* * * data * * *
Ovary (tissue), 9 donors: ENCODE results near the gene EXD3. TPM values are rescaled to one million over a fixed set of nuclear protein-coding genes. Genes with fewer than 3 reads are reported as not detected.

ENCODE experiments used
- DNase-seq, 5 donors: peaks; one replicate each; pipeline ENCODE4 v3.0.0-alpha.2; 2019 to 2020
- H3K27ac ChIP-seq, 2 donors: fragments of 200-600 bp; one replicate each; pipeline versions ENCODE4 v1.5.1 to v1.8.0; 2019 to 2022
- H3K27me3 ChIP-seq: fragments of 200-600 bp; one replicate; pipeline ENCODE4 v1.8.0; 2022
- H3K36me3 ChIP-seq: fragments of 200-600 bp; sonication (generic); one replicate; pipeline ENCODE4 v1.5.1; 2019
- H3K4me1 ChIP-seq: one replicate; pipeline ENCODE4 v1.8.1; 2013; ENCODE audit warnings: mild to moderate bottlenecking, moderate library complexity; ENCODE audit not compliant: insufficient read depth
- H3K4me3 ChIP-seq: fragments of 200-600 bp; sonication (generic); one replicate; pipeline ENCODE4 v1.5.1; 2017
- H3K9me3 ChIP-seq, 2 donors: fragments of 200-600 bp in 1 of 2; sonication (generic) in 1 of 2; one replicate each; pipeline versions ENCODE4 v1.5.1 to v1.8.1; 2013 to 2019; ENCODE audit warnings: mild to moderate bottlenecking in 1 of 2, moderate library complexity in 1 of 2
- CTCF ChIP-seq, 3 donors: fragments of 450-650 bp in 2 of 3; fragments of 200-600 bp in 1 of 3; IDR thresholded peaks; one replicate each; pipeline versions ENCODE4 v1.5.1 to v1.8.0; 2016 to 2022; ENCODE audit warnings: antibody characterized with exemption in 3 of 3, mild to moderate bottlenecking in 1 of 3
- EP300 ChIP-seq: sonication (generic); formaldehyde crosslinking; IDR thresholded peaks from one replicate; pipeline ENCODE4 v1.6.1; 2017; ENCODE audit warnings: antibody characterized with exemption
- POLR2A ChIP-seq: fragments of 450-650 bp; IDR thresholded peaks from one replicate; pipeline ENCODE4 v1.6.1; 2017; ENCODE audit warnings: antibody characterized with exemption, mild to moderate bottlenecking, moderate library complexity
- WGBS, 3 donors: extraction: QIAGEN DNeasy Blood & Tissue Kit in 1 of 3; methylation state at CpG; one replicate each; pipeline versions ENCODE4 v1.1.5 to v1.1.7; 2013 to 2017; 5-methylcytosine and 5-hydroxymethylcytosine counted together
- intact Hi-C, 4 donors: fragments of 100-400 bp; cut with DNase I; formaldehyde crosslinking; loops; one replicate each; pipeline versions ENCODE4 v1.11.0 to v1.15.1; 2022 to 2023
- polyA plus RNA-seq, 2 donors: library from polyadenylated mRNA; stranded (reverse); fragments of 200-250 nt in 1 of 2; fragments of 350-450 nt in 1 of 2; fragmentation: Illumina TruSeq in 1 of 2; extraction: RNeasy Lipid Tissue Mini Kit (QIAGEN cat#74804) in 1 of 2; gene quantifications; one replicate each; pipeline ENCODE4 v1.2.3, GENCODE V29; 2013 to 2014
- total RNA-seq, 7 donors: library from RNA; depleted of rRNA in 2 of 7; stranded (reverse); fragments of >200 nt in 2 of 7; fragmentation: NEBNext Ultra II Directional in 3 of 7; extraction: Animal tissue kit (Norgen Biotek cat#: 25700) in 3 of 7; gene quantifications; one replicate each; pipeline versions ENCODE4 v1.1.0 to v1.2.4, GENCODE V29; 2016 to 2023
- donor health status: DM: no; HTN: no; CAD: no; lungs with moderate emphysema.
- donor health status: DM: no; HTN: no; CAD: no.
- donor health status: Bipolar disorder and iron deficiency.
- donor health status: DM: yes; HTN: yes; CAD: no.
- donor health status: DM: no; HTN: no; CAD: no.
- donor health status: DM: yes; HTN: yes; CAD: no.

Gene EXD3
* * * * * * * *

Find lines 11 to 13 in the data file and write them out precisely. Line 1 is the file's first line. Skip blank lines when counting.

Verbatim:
- EP300 ChIP-seq: sonication (generic); formaldehyde crosslinking; IDR thresholded peaks from one replicate; pipeline ENCODE4 v1.6.1; 2017; ENCODE audit warnings: antibody characterized with exemption
- POLR2A ChIP-seq: fragments of 450-650 bp; IDR thresholded peaks from one replicate; pipeline ENCODE4 v1.6.1; 2017; ENCODE audit warnings: antibody characterized with exemption, mild to moderate bottlenecking, moderate library complexity
- WGBS, 3 donors: extraction: QIAGEN DNeasy Blood & Tissue Kit in 1 of 3; methylation state at CpG; one replicate each; pipeline versions ENCODE4 v1.1.5 to v1.1.7; 2013 to 2017; 5-methylcytosine and 5-hydroxymethylcytosine counted together